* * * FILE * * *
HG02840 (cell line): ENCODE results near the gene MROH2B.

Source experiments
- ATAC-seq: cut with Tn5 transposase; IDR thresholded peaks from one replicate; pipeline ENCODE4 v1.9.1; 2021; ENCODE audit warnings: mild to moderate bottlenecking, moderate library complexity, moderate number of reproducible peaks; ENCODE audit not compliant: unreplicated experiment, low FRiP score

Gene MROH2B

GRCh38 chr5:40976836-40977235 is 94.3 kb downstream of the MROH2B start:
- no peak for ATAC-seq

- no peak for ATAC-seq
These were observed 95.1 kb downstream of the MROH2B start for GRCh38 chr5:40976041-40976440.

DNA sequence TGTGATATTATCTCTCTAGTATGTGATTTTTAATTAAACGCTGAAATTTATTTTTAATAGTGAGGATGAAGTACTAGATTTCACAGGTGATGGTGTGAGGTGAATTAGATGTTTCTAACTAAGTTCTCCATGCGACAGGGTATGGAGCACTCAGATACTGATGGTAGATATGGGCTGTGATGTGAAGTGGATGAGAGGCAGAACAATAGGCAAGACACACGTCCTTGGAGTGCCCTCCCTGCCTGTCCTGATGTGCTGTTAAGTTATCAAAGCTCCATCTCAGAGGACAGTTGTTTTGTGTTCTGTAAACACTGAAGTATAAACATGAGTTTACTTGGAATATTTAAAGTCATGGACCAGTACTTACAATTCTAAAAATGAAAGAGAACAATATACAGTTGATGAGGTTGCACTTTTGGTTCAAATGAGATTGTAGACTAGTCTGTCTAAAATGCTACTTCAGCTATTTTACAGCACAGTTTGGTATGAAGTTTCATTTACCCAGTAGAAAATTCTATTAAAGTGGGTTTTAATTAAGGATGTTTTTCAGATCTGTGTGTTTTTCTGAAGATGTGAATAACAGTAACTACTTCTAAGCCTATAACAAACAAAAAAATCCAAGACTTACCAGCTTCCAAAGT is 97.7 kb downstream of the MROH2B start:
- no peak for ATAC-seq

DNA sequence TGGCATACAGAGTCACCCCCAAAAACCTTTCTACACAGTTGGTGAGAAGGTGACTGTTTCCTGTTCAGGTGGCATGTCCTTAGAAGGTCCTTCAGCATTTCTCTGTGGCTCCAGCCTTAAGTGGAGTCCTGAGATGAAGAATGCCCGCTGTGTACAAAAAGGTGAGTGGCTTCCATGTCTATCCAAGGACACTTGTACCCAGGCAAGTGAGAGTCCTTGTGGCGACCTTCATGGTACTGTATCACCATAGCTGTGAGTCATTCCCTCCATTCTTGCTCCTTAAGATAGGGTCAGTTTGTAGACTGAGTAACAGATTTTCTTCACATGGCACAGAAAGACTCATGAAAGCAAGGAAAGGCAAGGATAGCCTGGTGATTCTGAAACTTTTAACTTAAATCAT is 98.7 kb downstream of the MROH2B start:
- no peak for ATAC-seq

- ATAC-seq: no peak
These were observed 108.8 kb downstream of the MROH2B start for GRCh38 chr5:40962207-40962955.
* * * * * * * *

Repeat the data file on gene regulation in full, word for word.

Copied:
HG02840 (cell line): ENCODE results near the gene MROH2B.

Source experiments
- ATAC-seq: cut with Tn5 transposase; IDR thresholded peaks from one replicate; pipeline ENCODE4 v1.9.1; 2021; ENCODE audit warnings: mild to moderate bottlenecking, moderate library complexity, moderate number of reproducible peaks; ENCODE audit not compliant: unreplicated experiment, low FRiP score

Gene MROH2B

GRCh38 chr5:40976836-40977235 is 94.3 kb downstream of the MROH2B start:
- no peak for ATAC-seq

- no peak for ATAC-seq
These were observed 95.1 kb downstream of the MROH2B start for GRCh38 chr5:40976041-40976440.

DNA sequence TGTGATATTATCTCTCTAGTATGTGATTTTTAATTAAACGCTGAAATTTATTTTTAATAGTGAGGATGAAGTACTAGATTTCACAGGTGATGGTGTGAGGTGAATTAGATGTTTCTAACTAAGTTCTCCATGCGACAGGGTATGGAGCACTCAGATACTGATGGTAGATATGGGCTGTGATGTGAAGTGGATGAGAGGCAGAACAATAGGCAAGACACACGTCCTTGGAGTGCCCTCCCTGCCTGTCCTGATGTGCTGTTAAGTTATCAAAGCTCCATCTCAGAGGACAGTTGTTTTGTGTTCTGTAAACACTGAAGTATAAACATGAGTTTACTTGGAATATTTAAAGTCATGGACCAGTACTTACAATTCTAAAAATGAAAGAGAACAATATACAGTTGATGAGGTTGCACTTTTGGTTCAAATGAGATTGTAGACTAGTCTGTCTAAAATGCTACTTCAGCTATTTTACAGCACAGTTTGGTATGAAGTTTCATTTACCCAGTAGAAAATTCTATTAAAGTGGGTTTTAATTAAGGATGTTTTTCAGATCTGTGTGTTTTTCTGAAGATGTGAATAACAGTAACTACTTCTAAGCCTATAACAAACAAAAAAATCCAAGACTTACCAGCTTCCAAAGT is 97.7 kb downstream of the MROH2B start:
- no peak for ATAC-seq

DNA sequence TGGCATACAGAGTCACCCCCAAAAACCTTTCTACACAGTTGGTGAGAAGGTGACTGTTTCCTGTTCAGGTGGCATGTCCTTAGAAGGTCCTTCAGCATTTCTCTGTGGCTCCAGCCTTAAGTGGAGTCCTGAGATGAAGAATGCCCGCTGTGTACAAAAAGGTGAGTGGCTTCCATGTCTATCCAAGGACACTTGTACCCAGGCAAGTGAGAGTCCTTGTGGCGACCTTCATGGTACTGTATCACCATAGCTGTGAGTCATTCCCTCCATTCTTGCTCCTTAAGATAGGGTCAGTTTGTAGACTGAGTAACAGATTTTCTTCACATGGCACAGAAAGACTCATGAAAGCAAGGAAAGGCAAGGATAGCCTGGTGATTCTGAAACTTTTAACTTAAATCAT is 98.7 kb downstream of the MROH2B start:
- no peak for ATAC-seq

- ATAC-seq: no peak
These were observed 108.8 kb downstream of the MROH2B start for GRCh38 chr5:40962207-40962955.